Iraqi deputies wary of Kurdish ‘expansion’

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By Adel Kadhem

Azzaman, June 27, 2014

So far the Kurds have emerged as the only winners from the crushing defeat of Iraqi armed forces at the hands of militants from the Islamic State in Iraq and the Levant (ISIS).

Three weeks into its lightening attack that saw its Jihadists in control of territory stretching for nearly 300 kilometers from Mosul in the north down to the outskirts of Baghdad, there are no signs that the government in Baghdad is capable of turning the tide in its favor.

Iraqi Kurds have utilized the chaos and the vacuum resulting from the withdrawal of Iraqi army troops, sending in their pershmerga forces into the provinces of Kirkuk, Diyala and Nineveh.

But their best prize has been the oil-rich city of Kirkuk and its lucrative oil fields which their forces now control in full.

Their control of Kirkuk and its oil fields as well as more swathes of territory in Nineveh and Diyala not only substantially expands the area of their region but immediately adds at least 500,000 barrels of oil per day to their current production rate of 400,000 barrels.

Kirkuk fields can produce up to 800,000 barrels per day if rehabilitated properly.

If Kurdish exports go ahead without interruption, the Kurdish semi-independent enclave will be able to sell up to 1 million barrels per day next year, making it more than self-sufficient in terms of hard cash earnings.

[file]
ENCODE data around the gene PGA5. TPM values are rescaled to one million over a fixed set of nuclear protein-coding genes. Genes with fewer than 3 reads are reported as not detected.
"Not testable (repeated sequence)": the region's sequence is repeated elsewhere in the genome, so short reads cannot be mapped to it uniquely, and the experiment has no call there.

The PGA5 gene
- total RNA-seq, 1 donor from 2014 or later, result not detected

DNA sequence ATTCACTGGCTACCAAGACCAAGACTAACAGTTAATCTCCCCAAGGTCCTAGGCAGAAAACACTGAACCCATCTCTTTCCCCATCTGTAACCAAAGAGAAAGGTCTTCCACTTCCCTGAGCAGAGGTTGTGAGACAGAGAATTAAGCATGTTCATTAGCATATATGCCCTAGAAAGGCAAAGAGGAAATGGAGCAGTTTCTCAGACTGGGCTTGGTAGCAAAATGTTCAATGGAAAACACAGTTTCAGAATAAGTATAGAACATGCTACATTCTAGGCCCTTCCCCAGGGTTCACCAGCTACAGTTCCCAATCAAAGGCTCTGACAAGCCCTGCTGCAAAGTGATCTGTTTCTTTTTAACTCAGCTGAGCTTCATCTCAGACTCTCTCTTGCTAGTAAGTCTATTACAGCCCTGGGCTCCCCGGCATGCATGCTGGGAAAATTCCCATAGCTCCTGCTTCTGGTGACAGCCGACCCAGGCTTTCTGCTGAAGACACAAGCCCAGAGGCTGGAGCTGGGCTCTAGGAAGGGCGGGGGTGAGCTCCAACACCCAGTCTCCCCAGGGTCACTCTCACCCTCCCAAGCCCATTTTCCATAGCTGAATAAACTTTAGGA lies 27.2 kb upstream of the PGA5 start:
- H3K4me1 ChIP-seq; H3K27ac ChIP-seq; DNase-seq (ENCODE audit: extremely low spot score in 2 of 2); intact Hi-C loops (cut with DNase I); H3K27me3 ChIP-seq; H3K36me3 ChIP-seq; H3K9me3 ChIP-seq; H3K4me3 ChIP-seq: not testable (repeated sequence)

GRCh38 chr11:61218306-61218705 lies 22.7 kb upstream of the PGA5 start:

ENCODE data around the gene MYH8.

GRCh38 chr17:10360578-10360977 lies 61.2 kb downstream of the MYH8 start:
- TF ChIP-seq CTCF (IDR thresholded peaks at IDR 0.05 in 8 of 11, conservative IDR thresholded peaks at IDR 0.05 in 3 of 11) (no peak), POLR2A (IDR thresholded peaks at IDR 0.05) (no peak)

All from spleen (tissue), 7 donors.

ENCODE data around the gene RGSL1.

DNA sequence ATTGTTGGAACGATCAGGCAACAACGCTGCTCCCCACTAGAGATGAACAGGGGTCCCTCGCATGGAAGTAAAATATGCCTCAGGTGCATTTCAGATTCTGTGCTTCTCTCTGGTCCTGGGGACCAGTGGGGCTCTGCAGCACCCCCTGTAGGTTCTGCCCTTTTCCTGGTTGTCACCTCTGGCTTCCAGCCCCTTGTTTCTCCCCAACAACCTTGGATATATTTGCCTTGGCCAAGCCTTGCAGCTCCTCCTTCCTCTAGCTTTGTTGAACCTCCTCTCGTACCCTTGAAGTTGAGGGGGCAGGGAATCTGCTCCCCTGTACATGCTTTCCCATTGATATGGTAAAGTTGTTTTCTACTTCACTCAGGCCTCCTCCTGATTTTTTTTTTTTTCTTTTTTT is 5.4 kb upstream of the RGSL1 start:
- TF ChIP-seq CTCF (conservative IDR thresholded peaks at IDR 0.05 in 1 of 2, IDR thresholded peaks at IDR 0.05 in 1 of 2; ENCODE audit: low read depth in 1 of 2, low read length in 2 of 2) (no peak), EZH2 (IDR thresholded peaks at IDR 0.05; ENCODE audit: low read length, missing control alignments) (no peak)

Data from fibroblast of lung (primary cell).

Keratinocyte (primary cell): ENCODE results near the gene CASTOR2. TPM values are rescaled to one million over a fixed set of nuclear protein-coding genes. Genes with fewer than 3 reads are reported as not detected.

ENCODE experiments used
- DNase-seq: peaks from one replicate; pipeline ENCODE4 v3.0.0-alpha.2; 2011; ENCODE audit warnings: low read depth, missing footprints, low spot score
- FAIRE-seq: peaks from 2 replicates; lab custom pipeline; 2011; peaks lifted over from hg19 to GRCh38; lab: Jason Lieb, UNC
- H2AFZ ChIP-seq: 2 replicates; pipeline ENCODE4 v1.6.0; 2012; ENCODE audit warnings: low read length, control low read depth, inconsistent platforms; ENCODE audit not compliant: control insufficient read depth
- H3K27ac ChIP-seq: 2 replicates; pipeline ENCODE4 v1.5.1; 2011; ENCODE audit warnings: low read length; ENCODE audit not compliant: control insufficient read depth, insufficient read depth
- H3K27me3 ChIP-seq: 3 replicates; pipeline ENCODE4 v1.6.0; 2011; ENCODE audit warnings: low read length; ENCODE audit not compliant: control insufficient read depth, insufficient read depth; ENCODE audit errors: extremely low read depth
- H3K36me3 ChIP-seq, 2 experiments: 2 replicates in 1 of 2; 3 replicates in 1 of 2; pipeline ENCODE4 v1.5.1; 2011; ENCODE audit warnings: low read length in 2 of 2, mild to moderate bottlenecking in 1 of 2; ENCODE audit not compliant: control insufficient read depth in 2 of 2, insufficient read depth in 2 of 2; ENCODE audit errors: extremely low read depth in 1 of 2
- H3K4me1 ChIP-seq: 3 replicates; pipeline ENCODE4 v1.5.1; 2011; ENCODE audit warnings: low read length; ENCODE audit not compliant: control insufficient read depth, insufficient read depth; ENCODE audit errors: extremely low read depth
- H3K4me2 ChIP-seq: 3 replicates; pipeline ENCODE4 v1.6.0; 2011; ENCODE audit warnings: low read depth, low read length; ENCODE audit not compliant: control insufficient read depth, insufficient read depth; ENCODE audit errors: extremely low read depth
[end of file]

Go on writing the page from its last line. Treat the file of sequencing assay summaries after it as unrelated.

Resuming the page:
The region has so far survived financially due to an agreement under which the central government transferred 17% of its oil revenue to Kurdish coffers.

The new geographical map that makes Kirkuk the region’s fifth province after Sulaimaniya, Arbil, Dahouk and Halabja will help Iraqi Kurds earn more hard cash than Baghdad in terms of per capita.

But the new situation is drawing harsh criticism from some Iraq deputies, who have vented their anger at the Kurds.

Hanan al-Fatlawi, a deputy from Prime Minister Nouri al-Maliki’s parliamentary bloc accused the Kurds of attempts to weaken the country and using the current crisis for their own benefits.

Fatlawi said the Kurds “are stealing” Iraqi oil and proving their “covetous intentions.”

Abdulmahi al-Khafaji, another deputy, said the Kurdish region and its leadership “are smuggling” Iraqi oil and selling it to Israel.

“The (Kurdish) region persists in its violation of the constitution,” Khafaji said.